The Springs School is one of the few remaining East End districts that does not have a full-day prekindergarten program, but that’s about to change. Owing to a $420,000 grant received from New York State specifically for “universal prekindergarten,” there will be a full-day program for families with 4-year-old children starting in September.
Debra Winter, the district superintendent, described the money as an “expansion” grant that will enhance the program at Springs. The district already receives $62,100 for U.P.K., as it’s commonly called, which is enough to help pay for 23 half-day spots, serving children in morning and afternoon sessions. The district also has space for 12 children in an integrated classroom that serves students in the special education program.
With the expansion, Springs will be able to accommodate at least 42 children in the full-day program.
“It is huge for this community. They’ve been asking us for it,” Ms. Winter said. “We could barely afford the half-day U.P.K. program.”
Prekindergarten enrollment is underway now at the Springs School. The deadline is Friday, Feb. 11. To be eligible, children must be 4 years old by Dec. 1. If the district registers more students than it has classroom space for, a lottery system will be used to award spots. More details are on the district’s website, springsschool.org.
Springs relies on two outside organizations to provide prekindergarten services: Just Kids, which focuses on special education, and SCOPE, which serves 27 other districts in Suffolk and Nassau Counties. Springs and SCOPE had a relationship between 2010 and 2018 at Most Holy Trinity Catholic Church in East Hampton, before Springs began sending kids to the Eleanor Whitmore Early Childhood Center. The prekindergarten program returned to the Springs campus in 2021.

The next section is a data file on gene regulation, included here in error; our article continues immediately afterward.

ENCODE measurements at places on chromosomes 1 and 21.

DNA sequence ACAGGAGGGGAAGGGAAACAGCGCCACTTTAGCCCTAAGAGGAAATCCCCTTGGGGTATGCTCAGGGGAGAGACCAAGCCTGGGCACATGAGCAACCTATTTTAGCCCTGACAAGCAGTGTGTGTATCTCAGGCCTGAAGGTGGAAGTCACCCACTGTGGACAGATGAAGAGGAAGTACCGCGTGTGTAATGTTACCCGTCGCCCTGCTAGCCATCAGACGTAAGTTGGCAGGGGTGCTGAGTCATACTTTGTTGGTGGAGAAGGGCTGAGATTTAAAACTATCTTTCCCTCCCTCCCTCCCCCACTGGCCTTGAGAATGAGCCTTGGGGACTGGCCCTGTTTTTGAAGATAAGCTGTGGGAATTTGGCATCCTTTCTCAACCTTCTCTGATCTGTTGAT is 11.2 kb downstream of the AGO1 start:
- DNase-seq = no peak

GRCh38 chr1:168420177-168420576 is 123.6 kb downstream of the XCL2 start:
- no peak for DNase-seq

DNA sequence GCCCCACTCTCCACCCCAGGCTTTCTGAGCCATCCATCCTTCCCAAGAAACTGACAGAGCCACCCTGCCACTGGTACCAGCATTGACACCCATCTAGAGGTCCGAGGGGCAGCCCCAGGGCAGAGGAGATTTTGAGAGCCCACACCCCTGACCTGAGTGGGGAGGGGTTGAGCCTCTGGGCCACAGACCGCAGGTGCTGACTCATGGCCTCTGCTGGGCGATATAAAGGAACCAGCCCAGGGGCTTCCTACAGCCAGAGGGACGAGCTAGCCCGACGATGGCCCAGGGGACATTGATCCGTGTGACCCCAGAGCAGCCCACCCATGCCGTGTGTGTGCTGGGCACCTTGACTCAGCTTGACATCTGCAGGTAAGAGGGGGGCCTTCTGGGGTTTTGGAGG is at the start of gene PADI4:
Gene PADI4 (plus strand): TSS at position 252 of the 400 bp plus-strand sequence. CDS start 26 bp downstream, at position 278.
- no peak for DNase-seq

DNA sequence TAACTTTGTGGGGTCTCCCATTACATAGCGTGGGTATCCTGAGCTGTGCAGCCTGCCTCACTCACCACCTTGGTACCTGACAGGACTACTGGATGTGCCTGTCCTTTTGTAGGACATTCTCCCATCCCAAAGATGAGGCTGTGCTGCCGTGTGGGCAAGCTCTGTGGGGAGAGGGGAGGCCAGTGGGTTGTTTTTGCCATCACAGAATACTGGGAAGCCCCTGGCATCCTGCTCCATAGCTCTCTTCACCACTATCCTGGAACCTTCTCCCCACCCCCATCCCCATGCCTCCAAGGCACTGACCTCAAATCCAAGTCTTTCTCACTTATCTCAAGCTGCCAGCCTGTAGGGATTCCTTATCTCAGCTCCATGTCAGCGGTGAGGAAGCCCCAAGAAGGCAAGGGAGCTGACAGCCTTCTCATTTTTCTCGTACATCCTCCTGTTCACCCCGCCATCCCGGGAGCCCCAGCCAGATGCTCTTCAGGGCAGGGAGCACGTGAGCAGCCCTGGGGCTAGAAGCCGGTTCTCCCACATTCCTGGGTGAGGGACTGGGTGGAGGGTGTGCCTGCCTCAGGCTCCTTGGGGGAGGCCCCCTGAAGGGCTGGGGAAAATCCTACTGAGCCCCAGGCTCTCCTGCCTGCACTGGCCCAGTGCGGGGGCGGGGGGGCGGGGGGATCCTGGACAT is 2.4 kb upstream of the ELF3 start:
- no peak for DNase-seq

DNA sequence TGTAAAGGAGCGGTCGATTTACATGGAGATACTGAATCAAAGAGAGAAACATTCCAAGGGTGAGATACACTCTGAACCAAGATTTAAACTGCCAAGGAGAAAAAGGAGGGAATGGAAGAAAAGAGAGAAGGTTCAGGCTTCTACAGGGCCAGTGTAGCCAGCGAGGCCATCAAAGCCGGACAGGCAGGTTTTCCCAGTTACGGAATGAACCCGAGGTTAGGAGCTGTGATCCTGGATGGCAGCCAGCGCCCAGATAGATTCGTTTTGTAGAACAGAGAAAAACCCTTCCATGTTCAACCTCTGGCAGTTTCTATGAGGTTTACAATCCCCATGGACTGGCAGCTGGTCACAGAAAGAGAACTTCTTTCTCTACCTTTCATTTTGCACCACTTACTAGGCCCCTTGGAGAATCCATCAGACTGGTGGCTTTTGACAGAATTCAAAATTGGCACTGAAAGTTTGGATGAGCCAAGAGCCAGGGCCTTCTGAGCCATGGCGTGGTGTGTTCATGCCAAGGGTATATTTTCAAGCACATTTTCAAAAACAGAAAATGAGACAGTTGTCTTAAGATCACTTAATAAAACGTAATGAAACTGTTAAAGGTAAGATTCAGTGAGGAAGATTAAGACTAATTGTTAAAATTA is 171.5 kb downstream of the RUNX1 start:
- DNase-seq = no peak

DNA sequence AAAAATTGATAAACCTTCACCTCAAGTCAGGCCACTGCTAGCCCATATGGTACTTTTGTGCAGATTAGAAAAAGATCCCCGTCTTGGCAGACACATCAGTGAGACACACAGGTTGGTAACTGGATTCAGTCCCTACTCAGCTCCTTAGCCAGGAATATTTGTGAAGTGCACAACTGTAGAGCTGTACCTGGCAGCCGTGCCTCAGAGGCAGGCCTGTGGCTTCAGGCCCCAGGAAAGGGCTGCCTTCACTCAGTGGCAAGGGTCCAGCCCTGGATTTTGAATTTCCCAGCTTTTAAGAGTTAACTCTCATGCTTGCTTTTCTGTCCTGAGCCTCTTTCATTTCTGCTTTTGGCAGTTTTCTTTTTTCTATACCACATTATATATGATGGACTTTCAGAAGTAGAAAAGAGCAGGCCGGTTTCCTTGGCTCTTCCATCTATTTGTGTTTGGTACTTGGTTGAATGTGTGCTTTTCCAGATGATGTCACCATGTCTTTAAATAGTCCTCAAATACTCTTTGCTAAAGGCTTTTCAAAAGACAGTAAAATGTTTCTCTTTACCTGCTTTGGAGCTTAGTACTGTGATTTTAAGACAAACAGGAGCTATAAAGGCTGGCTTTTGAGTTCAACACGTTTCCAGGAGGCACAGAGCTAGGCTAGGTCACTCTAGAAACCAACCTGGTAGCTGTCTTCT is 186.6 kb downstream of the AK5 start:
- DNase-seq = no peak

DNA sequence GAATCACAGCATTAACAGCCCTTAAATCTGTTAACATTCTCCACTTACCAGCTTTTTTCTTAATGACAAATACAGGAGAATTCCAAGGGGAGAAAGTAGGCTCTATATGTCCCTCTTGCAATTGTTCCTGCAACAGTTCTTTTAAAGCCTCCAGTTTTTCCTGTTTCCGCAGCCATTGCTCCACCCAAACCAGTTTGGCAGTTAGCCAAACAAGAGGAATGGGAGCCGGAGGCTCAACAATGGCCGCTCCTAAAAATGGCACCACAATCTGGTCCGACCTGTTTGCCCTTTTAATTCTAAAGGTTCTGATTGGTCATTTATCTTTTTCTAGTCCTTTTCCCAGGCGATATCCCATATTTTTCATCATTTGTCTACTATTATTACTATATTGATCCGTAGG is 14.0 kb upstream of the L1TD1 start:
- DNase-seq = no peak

Springs was one of six Long Island districts to receive funding in this round of competitive grants. Universal pre-K has been shown to boost physical well-being and kindergarten readiness.
“That’s why the money is important,” Ms. Winter said. “That new grant includes furniture, playground stuff, snacks, and more. I’m so excited — I’m so thrilled for this community.”
Mellisa Krauss, director of instructional services for SCOPE, said the full-day program will be five hours of instruction that meets state standards, which cover academics, playtime, and development of cognitive, social, and emotional skills. Class sizes will be capped at 18, and each will be staffed with a teacher and a teacher’s aide.
“It gets them accustomed to longer instructional time that looks much like a kindergarten classroom,” Ms. Krauss said.
She said she was involved in discussions several years ago to bring a full-day SCOPE program to Springs, but there were financial obstacles in the way. Now, she said, not only will children benefit from extra time with their teachers and peers, but working families will also benefit from the longer day at school.
The Springs administration has “worked very cooperatively with us. . . . They’re a great fit for our program,” Ms. Krauss said.